MariaDB is a community-developed, open-source RDBMS that was forked from MySQL in 2009. It's designed to be a drop-in replacement for MySQL, meaning that most MySQL features and commands work seamlessly with MariaDB. This makes it an attractive option for those already familiar with MySQL or looking to migrate from it.

Features of MariaDB:
   

. Open-Source: MariaDB is distributed under the GNU General Public License (GPL), making it freely available for anyone to use, modify, and distribute.
   
. High Performance: MariaDB is optimized for high performance, thanks to its efficient storage engines, query optimizer, and multi-threaded architecture.
   
. Scalability: Whether you're running a small-scale application or managing large-scale deployments, MariaDB can scale to meet your needs.
   
. Security: MariaDB takes security seriously, offering features such as encryption, role-based access control, and secure connections to ensure your data remains safe.
   
. Compatibility: As mentioned earlier, MariaDB strives to maintain compatibility with MySQL, which means you can easily migrate existing MySQL databases to MariaDB with minimal hassle.

Getting Started:


Installation:


Getting started with MariaDB is straightforward. You can install it on various operating systems, including Linux, Windows, and macOS. Here's a basic overview of the installation process:

-Linux: Most Linux distributions offer MariaDB in their official repositories. You can install it using your package manager. For example, on Ubuntu, you can run sudo apt-get install mariadb-server.

-Windows/macOS: MariaDB provides installers for Windows and macOS on their official website. Simply download the installer and follow the on-screen instructions to complete the installation.

Configuration:


Once MariaDB is installed, you'll need to perform some initial configuration steps, such as setting up a root password and securing the installation. This typically involves running a configuration script or accessing the MariaDB command-line interface (CLI).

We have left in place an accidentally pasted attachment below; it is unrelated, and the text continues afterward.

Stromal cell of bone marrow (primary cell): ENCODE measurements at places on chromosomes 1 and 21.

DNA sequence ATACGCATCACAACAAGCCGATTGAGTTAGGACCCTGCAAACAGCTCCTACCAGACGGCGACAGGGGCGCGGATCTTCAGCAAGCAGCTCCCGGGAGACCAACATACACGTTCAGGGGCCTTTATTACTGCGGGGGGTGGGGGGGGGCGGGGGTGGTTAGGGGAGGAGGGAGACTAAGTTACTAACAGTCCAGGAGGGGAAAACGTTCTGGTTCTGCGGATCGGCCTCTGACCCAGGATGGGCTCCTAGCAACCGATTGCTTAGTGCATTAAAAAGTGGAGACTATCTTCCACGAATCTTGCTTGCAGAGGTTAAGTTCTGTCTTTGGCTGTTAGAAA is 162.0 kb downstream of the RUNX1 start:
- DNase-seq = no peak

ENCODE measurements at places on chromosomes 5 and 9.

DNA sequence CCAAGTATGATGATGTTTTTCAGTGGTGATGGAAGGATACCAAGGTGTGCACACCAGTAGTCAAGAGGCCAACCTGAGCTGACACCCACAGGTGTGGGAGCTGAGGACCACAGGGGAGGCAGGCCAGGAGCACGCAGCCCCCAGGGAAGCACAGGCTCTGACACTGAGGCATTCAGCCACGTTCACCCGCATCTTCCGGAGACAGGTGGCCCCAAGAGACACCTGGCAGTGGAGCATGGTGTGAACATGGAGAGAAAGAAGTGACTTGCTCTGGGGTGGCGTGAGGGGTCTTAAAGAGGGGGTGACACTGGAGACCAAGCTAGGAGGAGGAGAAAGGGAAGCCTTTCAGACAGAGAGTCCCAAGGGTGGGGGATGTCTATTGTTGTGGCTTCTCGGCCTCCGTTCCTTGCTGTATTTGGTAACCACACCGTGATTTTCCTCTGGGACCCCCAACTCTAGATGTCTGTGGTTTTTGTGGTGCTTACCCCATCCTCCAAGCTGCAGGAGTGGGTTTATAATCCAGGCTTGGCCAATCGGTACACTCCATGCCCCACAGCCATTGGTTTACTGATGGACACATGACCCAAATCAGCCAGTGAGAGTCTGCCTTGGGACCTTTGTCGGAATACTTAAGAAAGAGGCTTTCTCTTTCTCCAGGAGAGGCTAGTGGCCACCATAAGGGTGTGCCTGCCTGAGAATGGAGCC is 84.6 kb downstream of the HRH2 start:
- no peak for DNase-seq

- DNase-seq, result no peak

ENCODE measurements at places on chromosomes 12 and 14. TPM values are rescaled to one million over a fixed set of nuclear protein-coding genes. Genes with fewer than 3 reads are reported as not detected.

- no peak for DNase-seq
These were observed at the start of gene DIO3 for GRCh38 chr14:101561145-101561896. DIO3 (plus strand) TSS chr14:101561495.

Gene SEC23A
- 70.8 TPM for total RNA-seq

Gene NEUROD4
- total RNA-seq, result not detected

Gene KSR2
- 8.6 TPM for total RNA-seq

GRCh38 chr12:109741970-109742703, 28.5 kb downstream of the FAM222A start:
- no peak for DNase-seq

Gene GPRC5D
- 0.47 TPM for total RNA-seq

Creating Databases and Tables:


With MariaDB installed and configured, you can start creating databases and tables to store your data. You can do this using SQL commands or a graphical interface such as phpMyAdmin.

Here's a simple example of creating a database and a table:

CREATE DATABASE my_database;
USE my_database;

CREATE TABLE users (
id INT AUTO_INCREMENT PRIMARY KEY,
username VARCHAR(50) NOT NULL,
email VARCHAR(100) NOT NULL
);


This creates a database named my_database and a table named users with columns for id, username, and email.

Performing Basic Queries:


Once you have your database and tables set up, you can start querying your data using SQL. Here are some basic examples of SQL queries:

-Inserting Data:
INSERT INTO users (username, email) VALUES ('john_doe', '[email protected]');


-Selecting Data:
SELECT * FROM users;


-Updating Data:
UPDATE users SET email = '[email protected]' WHERE username = 'john_doe';


-Deleting Data:
DELETE FROM users WHERE username = 'john_doe';


Conclusion:


MariaDB is an excellent choice for beginners and experienced developers alike who are looking for a powerful, open-source relational database solution. In this guide, we've covered the basics of MariaDB, from installation to performing basic database operations. As you continue to explore MariaDB, you'll discover a wealth of features and capabilities that can help you build robust and scalable applications. So why wait? Dive into MariaDB today and unlock the full potential of relational databases.
264 views · 5 months ago


Today’s digital transformation has significantly empowered every company to produce accurate information at all touch points. Whether it’s a large-scale enterprise or a small private venture, every organization irrespective of all sizes needs proper web app development services to build a sophisticated database for storing and managing its data. Examples of web applications include customer relationship management (CRM) systems, project management tools, and e-commerce platforms. These custom software developers play a crucial role in tailoring web applications to meet specific business needs, ensuring seamless integration and optimal functionality.

A database is a set of a vast range of structured & unstructured data stored in a system and adequately managed through DBMS or Database Management System. The data stored in the database is highly sensitive, hence companies need to be careful while accessing any data or information.

When considering the development of web applications, partnering with a reputable web development firm is essential to ensure the seamless integration and efficient management of databases. A skilled web development firm possesses the expertise to optimize database systems, enhancing data organization, security, and retrieval processes for an enhanced user experience. In this article, we will delve into the top database solutions for web applications in 2024 and explore the advantages they bring to the forefront of modern software development.